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On the surface, it would seem like the scenic design for MOTHERS & SONS wouldn’t hold a lot of surprises. The play takes place in only one setting, which the script describes as “a desirable apartment on Manhattan’s Central Park West with a maximum view of the park.”
But for IRNE Award-winning Scenic Designer Erik D. Diaz, the devil is in the details. Terrence McNally’s script is so detailed and nuanced in its treatment of its four characters, how could the execution of the world they live in be any less specific? Speaking to us from his home in Los Angeles where he is the Head of Design at California Lutheran University, Diaz talks about his design process and the unique challenges of creating a home for the characters on stage.
What attracted you to work on MOTHERS & SONS?
Well to start, I have long wanted to work with Paul Daigneault and everyone here at SpeakEasy. I have always admired the work that is produced here. I am also a big fan of Terrence McNally and his work. So, when Paul asked about my interest in designing Mothers & Sons, I jumped at the chance. Being able to work on this wonderful story, at SpeakEasy, was a perfect opportunity in my mind.
Is it easier or harder, more fun or less fun – to design a naturalistic set?
Well, there are inherent challenges in designing something that is naturalistic versus a stylized production. I personally love working on naturalistic sets. It is all in the details, and I love crafting what those might be. You also have to be more true to what a room looks like. You can’t necessarily rely on the “theatrical tricks” you might in another production, even a realistic one. It is through those details that you help the audience feel as if they are looking in on the personal lives of these characters. To take a naturalist approach as a designer means working with the director and other designers in order to really flesh out who these people are. What are their likes and dislikes? How would they decorate their house? Are they “clean” or “messy?” It is through creating their backstory, personal style, and establishing the details, that we can make the naturalistic set believable.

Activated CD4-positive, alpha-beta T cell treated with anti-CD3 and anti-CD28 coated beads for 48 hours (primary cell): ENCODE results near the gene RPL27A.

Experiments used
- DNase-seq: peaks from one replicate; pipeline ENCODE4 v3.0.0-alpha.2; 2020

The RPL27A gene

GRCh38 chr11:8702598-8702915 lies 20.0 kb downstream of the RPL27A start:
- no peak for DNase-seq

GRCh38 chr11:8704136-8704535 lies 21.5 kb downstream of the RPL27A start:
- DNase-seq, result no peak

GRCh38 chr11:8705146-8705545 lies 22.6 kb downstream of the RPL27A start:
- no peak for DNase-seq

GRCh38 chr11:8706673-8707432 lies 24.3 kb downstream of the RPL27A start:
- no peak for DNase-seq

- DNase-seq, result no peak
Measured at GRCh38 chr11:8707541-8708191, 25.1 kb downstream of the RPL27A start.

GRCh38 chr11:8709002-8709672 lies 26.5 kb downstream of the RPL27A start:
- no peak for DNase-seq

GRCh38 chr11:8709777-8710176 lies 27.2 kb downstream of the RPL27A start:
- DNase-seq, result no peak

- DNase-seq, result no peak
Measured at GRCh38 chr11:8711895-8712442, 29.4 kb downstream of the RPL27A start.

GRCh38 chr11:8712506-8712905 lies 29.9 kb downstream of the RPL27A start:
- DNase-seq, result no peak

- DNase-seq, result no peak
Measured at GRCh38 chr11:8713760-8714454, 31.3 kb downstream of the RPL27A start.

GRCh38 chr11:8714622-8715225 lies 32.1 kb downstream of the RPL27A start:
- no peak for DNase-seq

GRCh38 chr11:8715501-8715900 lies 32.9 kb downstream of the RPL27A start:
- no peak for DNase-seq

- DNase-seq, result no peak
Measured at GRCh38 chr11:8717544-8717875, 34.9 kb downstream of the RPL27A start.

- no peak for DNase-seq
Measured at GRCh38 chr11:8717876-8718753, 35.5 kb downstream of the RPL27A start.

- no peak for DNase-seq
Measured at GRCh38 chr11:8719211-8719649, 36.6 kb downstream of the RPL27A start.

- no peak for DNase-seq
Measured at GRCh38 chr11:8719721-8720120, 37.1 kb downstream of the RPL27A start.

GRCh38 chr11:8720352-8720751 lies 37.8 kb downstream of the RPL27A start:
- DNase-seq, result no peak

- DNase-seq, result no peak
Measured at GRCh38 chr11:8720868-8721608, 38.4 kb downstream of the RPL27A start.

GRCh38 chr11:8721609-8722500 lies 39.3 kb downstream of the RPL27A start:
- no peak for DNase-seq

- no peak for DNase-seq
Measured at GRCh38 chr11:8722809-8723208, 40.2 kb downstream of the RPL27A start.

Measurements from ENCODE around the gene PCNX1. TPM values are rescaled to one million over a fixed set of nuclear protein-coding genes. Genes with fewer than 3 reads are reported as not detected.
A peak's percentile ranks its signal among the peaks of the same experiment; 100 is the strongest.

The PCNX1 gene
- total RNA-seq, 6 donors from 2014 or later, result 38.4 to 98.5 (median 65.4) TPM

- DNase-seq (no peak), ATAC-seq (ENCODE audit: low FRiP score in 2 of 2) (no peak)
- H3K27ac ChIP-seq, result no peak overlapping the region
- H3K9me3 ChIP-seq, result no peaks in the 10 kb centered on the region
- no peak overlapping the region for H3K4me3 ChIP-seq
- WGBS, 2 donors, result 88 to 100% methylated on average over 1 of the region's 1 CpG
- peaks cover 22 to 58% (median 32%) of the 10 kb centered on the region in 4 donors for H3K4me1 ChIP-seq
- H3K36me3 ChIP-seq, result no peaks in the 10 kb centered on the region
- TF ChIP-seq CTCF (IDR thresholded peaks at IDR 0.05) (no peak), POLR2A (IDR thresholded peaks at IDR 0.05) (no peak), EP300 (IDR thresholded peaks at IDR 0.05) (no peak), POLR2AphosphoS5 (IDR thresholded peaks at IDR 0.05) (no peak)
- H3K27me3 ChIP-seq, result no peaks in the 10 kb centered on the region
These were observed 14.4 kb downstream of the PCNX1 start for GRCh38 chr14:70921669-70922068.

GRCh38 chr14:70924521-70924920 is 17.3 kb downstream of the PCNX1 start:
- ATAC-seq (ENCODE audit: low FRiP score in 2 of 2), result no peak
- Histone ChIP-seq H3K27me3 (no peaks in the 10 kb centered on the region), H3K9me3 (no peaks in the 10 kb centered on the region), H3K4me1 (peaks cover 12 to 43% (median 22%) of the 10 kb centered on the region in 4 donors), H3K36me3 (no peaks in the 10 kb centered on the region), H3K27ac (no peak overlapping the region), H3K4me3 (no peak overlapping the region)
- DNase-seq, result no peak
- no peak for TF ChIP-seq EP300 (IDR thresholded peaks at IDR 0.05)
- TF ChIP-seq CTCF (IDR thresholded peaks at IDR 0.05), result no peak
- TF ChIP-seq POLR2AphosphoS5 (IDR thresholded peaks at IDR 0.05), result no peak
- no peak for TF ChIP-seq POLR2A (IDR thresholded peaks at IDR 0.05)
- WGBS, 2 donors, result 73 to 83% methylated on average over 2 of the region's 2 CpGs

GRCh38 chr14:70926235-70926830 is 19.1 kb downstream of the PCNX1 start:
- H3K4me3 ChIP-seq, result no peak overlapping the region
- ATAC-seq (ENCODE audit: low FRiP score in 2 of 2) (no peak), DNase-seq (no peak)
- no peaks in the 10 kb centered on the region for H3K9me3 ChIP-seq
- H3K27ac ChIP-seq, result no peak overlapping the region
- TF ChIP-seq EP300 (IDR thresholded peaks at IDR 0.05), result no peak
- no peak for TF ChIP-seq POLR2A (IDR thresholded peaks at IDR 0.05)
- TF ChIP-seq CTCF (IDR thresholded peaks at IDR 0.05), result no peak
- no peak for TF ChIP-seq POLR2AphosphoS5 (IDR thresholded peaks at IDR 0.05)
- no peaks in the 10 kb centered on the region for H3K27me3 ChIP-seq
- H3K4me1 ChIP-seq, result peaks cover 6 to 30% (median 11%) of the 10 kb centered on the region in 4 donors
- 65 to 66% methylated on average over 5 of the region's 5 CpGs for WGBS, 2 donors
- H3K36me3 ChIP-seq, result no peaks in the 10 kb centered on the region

What did you do to research the home described in the play?
Research is the keystone to any design, and I find it to be one of the most exciting aspects. It is where my ideas can begin to take shape. So with a play like Mothers & Sons, I spent a lot of time looking at the history and backstory for these characters. I searched through countless books in my personal library, online research databases, libraries, as well as magazines to get inspiration and find accurate research for what these apartments look like. A helpful tip in this case is to look at real estate listings for that part of Manhattan. You can find photos of real apartments in those neighborhoods. It is like a scavenger hunt.
What elements or qualities did you feel had to be in your set in order to tell this story?
It was important to show the house and style that is appropriate for these characters. But even more than that, it is about the personal items that have help us get a sense of this loving family. I think personal pictures of the family, and individuals really help to tell the story of the tight bond they have. The other aspect was seeing and knowing that they have a 6 year old so, and that his toys and playthings are present, but not the focus. This helps us to get a full sense of this family’s life.
What were the unique challenges this play presented for you?
I don’t know that I would say there were any unique challenges per se. With any show, the challenge is to conceptualize a design that will not only be functional, but help to further the storytelling. Yes I want to create a beautiful design, but even more than that, I want to transport the audience into this world.